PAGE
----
DeKALB – With the primaries over, the stage is set for elections pitting Republican and Democratic candidates for county offices against one another.
DeKalb County State’s Attorney Richard Schmack said his campaign will include the endorsement of specialty courts and programs to keep crime at bay and address underlying problems.
Schmack did not face a primary challenge and so didn’t need to campaign heavily. Now, however, he’s preparing to take on Republican attorney Richard Amato in November.
Amato beat his opponents Clay Campbell and Charles Rea with 5,632 votes, or 44 percent of the votes cast Tuesday night, and has garnered public support from local law enforcement.
But in his tenure, Schmack’s support for a mental health court and a sexual assault response team has earned him a following of his own.
“I have strong support in the law enforcement community, I believe – but it does vary with different people,” Schmack said. “I have support in every department, and I’m sure [Amato] does as well. Obviously, his support in law enforcement is related perhaps to who he was running against in the primaries.”
Amato has expressed throughout the election a need for an improved relationship and transparency between the community and its law enforcers, including the state’s attorney’s office. He also has advocated for quicker prosecutions and victim input throughout court proceedings.
Amato has lent himself $21,269 of the total $23,469 in contributions to his campaign fund as of Wednesday. Meanwhile, Schmack has been occupied reassigning duties after his office lost its top two prosecutors early this year. Former First Assistant State’s Attorney Duke Harris signed a mutual release agreement Feb. 11, and former felony prosecutor Assistant State’s Attorney Jessica Finley resigned Jan. 1, documents show.
Chief of the Civil Division Stephanie Klein, stepped into Harris’ role in late January.
“Stephanie Klein is going to be every bit as good at first assistant as she was a civil assistant,” Schmack said. “I look forward to continuing to work with her. She is the most experienced person we have in this state’s attorneys office.”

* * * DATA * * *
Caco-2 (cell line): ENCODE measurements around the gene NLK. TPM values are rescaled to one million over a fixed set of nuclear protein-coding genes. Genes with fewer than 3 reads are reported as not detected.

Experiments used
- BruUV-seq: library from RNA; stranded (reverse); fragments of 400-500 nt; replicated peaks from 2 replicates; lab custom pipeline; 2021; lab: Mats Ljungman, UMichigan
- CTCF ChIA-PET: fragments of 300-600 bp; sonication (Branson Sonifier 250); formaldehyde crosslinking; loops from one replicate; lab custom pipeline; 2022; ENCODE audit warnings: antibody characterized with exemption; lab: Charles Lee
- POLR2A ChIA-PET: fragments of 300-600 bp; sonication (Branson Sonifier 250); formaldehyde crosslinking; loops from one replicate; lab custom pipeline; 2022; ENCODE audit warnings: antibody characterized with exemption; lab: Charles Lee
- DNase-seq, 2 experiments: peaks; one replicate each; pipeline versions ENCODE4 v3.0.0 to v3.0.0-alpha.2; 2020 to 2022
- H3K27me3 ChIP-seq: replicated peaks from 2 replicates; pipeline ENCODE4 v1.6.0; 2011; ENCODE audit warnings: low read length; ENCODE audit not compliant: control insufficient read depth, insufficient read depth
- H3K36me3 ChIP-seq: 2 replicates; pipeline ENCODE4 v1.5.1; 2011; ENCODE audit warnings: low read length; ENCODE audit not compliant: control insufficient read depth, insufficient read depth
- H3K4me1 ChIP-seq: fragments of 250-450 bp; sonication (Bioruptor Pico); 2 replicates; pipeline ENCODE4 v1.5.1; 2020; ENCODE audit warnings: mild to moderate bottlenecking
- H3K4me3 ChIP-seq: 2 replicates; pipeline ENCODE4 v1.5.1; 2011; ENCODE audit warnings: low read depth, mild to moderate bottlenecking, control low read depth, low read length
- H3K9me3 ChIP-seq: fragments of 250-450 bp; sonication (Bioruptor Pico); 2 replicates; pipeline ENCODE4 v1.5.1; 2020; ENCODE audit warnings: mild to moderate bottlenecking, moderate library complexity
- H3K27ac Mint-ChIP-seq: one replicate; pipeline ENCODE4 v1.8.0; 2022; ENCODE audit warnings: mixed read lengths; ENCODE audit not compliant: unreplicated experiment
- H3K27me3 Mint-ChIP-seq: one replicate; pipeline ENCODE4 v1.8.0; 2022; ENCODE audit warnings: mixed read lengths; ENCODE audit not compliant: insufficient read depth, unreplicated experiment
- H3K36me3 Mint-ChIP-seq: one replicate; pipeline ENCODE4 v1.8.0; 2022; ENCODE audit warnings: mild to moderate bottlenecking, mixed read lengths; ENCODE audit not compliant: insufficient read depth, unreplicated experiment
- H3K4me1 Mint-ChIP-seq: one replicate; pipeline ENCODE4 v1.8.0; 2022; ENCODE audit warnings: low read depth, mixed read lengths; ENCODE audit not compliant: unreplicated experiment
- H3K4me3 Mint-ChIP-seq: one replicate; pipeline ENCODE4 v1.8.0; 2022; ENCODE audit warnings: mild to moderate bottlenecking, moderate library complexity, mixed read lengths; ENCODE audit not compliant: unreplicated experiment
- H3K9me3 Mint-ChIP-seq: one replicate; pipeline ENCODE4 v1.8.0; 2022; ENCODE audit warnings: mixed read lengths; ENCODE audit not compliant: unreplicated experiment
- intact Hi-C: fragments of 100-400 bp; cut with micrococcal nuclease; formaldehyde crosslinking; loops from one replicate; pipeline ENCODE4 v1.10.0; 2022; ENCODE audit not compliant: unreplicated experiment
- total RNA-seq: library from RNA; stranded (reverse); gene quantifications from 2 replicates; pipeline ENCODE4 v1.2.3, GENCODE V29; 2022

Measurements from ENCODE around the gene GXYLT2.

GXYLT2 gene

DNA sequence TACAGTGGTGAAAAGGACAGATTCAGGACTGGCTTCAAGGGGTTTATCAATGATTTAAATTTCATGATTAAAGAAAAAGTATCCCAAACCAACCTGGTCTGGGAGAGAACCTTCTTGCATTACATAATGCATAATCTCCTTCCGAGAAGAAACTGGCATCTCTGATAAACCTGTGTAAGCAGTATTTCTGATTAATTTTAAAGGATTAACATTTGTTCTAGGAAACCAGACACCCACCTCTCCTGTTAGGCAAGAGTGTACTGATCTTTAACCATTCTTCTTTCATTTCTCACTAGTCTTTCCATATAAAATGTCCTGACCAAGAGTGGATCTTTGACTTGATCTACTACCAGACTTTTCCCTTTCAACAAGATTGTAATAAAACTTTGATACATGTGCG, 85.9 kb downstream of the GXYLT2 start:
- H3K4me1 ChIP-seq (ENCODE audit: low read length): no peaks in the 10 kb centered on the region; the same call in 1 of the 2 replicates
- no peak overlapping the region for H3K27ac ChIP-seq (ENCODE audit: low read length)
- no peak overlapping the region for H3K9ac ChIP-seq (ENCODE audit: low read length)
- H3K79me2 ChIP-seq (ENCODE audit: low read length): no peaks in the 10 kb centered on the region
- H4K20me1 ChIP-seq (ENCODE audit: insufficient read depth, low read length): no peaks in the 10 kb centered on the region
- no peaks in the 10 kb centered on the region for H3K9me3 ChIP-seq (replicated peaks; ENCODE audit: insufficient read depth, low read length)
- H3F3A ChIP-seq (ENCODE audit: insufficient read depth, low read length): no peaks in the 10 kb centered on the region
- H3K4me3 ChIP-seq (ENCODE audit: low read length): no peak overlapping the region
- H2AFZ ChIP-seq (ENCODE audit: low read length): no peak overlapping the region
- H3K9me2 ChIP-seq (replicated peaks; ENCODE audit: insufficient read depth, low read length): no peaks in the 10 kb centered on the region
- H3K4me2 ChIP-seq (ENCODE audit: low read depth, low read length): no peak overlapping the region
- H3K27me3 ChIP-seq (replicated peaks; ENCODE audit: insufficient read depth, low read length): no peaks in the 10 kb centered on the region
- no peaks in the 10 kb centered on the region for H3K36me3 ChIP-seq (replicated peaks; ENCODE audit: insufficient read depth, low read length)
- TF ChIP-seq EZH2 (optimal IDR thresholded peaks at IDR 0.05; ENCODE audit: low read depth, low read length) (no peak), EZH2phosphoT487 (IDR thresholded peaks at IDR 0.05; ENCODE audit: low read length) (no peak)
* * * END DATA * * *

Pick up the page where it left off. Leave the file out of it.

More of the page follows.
November’s ballot also will include 14 County Board seats up for election; 11 of those races are uncontested, however.
Republican Jonathan Schmarje will face Democrat John J. Wett in District 2; Republican Laurie Emmer will face Democrat Virginia Sherrod in District 4, and Republican Demetri Broches faces Democrat Steve Faivre to finish a two-year, unexpired term in District 4.
Running uncontested for County Board are: Tracy Jones, R-District 1; Mark Pietrowski Jr., D-District 3; Timothy Bagby, R-District 3; Sandra Polanco, D-District 5; Craig S. Roman, D-District 6; Misty Haji-Sheikh, D-District 7; Chris Porterfield, D-District 8; Paul Stoddard, D-District 9; Jeff Whelan, R-District 10; Roy Plote, R-District 11; and Jerald Osland, R-12; who won a primary race last week.
Leaders of both the county’s Democratic and Republican parties, however, have plans to caucus in as many opponents as possible.
“I think the community, the state and the country are best served when we’ve got contested races,” DeKalb County Democratic Party Chairman Paul Stoddard said. “My race personally is uncontested. On the one hand, it means I don’t have to work as hard. ... On the other hand, it is disappointing. Having an opponent would force you to go out and campaign, and knock on doors and get to know as many people as you can.”
The county’s Republicans have their own plans to recruit candidates, Chairman Steve Kuhn said. The party’s new candidates will likely be announced in May.
“We’d like to caucus in everybody we have in an empty slot,” Kuhn said. “There are some who have more prime than others, and we’re going to make sure that we’re running.”